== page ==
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Ethical AI/ML: A Practical Exampleby@philhopkins
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Ethical AI/ML: A Practical Example

by Philip HopkinsNovember 22nd, 2023
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Obvious use cases for ethics in applied artificial intelligence reveal themselves in situations where machines are making decisions directly impacting people. A machine learning model that uses race, gender, sexual orientation, or even self-disclosed disabilities on the part of the applicant as inputs to make decisions would be more likely to exhibit behavior that might be considered unjustly discriminatory.
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There are many approaches to XAI (Explainable Artificial Intelligence) that seek to grasp the factors that were most influential in models’ decision-making as they classify or predict against a problem space.


One of the most popular methods is LIME (Local Interpretable Model-Agnostic Explanation), a feature importance algorithm that tries to analyze the decision-making of an AI by creating an explainable model that gives the same or similar results to the AI under examination. The originators of this approach describe the method here.


Obvious use cases for ethics in applied artificial intelligence reveal themselves in situations where machines are making decisions directly impacting people. A clear example we will explore here is the granting of credit or a home loan.


But there is ambiguity everywhere, including the edge cases, because even with industrial applications of AI, such as a machine learning model that calculates optimal petroleum mixes, there are human values embedded in the process and the outcome, whether those values were introduced consciously or not.


Is the AI optimizing for viscosity or efficient combustion to the exclusion of pollution reduction?


Similarly, we can ask whether an AI algorithm used for machining car parts is optimizing for speed of production, accuracy, or quality and the safety of the passengers.


Additionally, as a person with a disability, I am keenly aware when using a search engine whether it is aware that someone with mobility issues will need a different entrance to a building than the able-bodied.


Setting aside the examples above, we can turn to the case of a machine learning model that determines eligibility and interest rates for home loans as a situation where the human impact of an AI that does not operate ethically is clear.

Can a Machine Learning Model Discriminate?

It should be obvious that a machine learning model that uses race, gender, sexual orientation, or even self-disclosed disabilities on the part of the applicant as inputs to make decisions would be more likely to exhibit behavior that might be considered unjustly discriminatory in both a legal and ethical sense.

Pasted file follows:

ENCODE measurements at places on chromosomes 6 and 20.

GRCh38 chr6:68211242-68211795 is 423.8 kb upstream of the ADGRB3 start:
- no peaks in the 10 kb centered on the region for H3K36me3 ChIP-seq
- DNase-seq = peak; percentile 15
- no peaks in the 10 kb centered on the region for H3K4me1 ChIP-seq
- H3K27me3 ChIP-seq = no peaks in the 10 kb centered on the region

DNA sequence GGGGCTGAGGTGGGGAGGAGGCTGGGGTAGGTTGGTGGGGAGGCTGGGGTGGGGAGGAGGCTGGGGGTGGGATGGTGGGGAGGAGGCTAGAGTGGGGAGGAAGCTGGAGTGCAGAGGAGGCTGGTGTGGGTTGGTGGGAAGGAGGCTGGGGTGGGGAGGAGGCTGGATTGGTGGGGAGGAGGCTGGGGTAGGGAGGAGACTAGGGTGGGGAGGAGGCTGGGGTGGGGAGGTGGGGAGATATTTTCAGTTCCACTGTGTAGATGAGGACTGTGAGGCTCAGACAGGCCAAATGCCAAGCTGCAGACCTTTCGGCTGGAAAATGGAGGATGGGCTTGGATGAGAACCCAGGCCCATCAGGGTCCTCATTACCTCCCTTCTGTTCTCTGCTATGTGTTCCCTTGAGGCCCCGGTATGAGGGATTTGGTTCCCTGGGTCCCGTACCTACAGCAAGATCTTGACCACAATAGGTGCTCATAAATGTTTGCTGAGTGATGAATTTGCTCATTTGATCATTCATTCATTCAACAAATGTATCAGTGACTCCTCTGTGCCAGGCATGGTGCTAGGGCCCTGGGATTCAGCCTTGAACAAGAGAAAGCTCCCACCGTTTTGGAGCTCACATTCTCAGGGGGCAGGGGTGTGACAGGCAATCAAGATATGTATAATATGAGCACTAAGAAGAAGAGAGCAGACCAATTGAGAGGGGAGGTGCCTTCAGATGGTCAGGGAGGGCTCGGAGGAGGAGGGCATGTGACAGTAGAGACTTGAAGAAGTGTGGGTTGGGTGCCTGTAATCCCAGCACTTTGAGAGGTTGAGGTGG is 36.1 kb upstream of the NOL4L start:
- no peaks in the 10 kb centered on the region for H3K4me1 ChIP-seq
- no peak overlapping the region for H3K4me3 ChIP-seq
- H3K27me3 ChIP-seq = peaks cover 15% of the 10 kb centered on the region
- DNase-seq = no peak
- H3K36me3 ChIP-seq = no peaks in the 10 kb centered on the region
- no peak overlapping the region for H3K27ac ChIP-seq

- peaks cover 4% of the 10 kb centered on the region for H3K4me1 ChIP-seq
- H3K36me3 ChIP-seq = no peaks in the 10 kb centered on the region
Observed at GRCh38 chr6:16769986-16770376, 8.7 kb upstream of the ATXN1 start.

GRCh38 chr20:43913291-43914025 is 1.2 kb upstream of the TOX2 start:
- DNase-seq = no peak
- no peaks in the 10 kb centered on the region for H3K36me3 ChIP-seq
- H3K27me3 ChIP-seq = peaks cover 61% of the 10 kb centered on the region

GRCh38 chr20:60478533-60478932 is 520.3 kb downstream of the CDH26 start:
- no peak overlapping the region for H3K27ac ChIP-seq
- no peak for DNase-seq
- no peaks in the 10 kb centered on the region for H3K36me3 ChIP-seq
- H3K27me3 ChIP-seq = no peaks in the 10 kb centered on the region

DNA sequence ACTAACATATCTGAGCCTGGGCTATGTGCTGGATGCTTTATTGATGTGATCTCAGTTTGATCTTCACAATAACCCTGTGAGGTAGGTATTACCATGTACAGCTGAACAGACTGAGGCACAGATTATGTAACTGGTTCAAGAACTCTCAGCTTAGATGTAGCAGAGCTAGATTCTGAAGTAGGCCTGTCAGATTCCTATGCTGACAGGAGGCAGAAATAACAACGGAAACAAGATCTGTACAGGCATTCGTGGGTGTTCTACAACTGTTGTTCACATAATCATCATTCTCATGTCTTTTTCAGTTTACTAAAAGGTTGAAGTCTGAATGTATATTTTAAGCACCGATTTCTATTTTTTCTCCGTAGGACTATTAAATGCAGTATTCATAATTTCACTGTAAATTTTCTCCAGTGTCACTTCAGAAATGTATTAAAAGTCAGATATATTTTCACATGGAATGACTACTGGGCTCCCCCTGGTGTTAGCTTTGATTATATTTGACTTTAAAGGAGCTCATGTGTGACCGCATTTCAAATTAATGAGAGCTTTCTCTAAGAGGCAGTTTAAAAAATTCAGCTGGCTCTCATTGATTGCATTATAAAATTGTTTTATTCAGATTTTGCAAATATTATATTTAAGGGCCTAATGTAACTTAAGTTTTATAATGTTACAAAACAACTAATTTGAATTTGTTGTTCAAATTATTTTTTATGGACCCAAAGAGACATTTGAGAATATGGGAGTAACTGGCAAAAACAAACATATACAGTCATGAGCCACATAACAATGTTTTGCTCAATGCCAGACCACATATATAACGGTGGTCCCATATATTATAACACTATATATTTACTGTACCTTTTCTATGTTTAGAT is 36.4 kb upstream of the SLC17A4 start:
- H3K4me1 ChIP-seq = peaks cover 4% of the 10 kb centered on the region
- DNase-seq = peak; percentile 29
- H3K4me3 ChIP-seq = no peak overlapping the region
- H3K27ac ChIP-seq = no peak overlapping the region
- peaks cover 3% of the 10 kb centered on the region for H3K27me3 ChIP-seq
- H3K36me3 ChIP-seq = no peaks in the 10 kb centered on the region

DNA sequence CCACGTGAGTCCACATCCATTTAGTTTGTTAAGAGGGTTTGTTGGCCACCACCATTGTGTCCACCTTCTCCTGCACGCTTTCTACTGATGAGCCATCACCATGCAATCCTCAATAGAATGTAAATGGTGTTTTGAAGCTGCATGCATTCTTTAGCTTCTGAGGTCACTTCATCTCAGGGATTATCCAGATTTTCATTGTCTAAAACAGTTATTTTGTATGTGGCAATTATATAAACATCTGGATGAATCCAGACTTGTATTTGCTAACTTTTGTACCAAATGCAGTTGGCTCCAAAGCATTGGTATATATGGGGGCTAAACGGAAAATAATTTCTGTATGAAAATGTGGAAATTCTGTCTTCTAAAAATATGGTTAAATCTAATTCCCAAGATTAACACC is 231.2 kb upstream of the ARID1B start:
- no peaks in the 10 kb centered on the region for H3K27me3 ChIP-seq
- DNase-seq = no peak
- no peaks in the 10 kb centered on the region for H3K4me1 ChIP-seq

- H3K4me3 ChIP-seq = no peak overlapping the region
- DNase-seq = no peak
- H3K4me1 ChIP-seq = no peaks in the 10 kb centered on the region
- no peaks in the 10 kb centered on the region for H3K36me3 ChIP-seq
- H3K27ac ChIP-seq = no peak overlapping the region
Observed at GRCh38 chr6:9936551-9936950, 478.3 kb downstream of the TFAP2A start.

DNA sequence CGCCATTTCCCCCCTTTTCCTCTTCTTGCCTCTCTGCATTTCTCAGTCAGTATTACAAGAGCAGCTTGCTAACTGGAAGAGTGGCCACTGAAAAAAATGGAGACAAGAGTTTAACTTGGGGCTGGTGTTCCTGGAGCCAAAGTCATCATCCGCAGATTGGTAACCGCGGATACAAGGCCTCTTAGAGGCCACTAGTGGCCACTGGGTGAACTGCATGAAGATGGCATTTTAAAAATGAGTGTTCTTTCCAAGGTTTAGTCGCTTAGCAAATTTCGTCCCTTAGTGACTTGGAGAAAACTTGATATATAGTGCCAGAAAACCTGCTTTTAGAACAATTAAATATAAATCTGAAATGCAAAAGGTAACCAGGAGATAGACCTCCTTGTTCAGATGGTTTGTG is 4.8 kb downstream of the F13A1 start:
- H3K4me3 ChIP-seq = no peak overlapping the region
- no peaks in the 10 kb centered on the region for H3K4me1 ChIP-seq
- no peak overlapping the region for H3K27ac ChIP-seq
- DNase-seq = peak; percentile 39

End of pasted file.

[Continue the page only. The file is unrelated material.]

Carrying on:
The difficulty arises when proxies for these traits are used by machine learning models to make decisions. One proxy for the race of applicants came into use before the widespread adoption of machine learning, when the banks used the zip codes of applicants as a reason to deny loans.


The fact that humans sometimes live in ethnic enclaves was sufficient for the zip code to become a proxy for race that the banks then used to deny loans to minorities. This practice became known as redlining, and it was outlawed decades ago.


However, are we sure that all the machine learning models that determine creditworthiness and home loan availability today are well-versed in the laws governing redlining? Simply removing race and zip code from the models’ input might not be sufficient. What about the town the applicant lives in or the school they attended?


Might those features, when used by a machine learning model, become proxies for race or gender, especially in the case of schools?


Additionally, products and media consumed by applicants can be used as a proxy for race, gender, and other characteristics. If a sports streaming network is planning their marketing spend, and depending on AI to create audiences with demographics likely to subscribe, might the viewing and spending habits of those audiences be used by machine learning models to market to men over women?


If more men buy certain pay-per-view events to stream than women, is it ethical for a model to use those purchases as a feature to determine the demographics of the audience they will market to?


It’s clear that humans know more than machines about what proxies in the real world can be used for discriminatory decision-making by humans and machines. How do teach machines to avoid using proxies, other than specifically forbidding certain features and criteria from use by models? Can we train models to detect their own human biases?


These are questions that I and my colleagues are exploring as we work with media companies, e-commerce giants, and others to implement AI that mitigates the negative impact of proxy-based decision-making on protected groups and all others because everyone deserves fair treatment.